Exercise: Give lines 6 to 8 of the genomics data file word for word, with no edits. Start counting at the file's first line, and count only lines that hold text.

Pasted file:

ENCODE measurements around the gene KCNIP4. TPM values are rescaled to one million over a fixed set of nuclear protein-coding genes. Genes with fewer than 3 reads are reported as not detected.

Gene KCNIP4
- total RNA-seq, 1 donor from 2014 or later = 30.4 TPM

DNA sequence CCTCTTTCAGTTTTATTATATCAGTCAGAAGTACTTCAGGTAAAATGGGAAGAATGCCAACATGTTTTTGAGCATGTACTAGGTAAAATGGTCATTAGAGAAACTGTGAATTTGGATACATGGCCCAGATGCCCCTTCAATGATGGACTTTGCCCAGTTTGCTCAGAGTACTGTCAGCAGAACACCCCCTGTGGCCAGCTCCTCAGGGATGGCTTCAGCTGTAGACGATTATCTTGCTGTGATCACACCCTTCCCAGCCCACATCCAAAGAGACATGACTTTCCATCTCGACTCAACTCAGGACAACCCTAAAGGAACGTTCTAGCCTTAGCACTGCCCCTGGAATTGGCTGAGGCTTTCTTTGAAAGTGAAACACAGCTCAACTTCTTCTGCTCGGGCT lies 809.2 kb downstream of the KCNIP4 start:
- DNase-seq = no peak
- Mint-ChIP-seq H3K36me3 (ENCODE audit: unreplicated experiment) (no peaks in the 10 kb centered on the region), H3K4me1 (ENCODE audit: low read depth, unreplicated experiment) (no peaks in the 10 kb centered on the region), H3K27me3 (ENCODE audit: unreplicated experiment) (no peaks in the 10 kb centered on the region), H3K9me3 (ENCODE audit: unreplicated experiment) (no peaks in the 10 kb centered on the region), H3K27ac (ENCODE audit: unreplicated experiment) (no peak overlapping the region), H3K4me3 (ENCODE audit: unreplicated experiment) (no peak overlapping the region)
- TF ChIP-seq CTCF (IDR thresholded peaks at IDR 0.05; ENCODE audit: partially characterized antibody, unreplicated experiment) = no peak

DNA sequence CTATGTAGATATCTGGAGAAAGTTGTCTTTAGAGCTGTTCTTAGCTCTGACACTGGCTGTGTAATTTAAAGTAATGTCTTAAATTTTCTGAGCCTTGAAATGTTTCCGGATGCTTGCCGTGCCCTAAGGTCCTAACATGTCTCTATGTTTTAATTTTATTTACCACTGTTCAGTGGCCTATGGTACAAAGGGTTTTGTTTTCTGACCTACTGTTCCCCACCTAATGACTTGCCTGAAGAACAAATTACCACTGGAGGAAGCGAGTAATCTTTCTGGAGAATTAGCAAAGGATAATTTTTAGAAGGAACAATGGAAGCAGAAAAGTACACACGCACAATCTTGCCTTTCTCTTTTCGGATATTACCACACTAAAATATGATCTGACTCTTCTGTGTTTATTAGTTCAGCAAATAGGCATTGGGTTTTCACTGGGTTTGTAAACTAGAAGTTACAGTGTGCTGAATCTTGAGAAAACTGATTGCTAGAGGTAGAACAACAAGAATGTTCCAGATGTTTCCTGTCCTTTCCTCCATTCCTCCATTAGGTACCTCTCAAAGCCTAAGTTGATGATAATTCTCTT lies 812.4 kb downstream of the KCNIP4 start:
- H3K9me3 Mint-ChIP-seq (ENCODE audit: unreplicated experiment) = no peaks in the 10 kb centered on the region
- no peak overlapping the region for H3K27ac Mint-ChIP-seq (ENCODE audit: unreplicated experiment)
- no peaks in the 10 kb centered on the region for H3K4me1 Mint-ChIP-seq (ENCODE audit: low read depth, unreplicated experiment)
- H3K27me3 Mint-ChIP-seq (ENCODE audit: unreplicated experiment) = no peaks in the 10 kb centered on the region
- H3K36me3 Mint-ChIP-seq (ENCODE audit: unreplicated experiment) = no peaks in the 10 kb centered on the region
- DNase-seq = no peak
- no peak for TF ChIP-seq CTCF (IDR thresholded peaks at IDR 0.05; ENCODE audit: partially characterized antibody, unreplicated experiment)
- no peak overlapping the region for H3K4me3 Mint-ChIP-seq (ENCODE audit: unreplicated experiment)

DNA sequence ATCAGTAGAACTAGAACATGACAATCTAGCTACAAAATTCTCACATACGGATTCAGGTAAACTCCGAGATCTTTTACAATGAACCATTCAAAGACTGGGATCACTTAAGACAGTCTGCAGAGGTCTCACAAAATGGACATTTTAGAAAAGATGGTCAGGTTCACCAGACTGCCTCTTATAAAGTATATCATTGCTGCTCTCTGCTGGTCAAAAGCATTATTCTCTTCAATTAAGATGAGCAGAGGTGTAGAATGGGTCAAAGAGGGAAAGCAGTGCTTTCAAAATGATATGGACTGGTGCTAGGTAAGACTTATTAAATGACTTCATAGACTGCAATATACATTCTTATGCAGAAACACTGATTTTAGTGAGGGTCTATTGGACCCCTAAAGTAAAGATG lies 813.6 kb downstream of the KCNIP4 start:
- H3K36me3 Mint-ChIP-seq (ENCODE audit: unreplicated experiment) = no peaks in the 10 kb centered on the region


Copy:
- Mint-ChIP-seq H3K36me3 (ENCODE audit: unreplicated experiment) (no peaks in the 10 kb centered on the region), H3K4me1 (ENCODE audit: low read depth, unreplicated experiment) (no peaks in the 10 kb centered on the region), H3K27me3 (ENCODE audit: unreplicated experiment) (no peaks in the 10 kb centered on the region), H3K9me3 (ENCODE audit: unreplicated experiment) (no peaks in the 10 kb centered on the region), H3K27ac (ENCODE audit: unreplicated experiment) (no peak overlapping the region), H3K4me3 (ENCODE audit: unreplicated experiment) (no peak overlapping the region)
- TF ChIP-seq CTCF (IDR thresholded peaks at IDR 0.05; ENCODE audit: partially characterized antibody, unreplicated experiment) = no peak

DNA sequence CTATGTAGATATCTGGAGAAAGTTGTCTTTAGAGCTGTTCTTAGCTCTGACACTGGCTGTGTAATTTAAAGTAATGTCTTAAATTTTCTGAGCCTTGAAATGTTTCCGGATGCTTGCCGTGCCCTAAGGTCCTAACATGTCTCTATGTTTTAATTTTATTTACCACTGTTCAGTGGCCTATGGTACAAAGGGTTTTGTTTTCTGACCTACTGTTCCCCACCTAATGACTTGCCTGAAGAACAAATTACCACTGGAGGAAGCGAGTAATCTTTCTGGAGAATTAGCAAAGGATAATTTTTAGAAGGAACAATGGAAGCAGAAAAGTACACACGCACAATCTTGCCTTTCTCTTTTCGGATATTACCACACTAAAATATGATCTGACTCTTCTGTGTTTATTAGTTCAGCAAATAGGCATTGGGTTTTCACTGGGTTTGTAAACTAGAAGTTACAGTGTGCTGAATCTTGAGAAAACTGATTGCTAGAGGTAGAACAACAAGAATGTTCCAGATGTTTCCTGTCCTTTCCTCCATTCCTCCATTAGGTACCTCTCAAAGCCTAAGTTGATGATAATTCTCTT lies 812.4 kb downstream of the KCNIP4 start: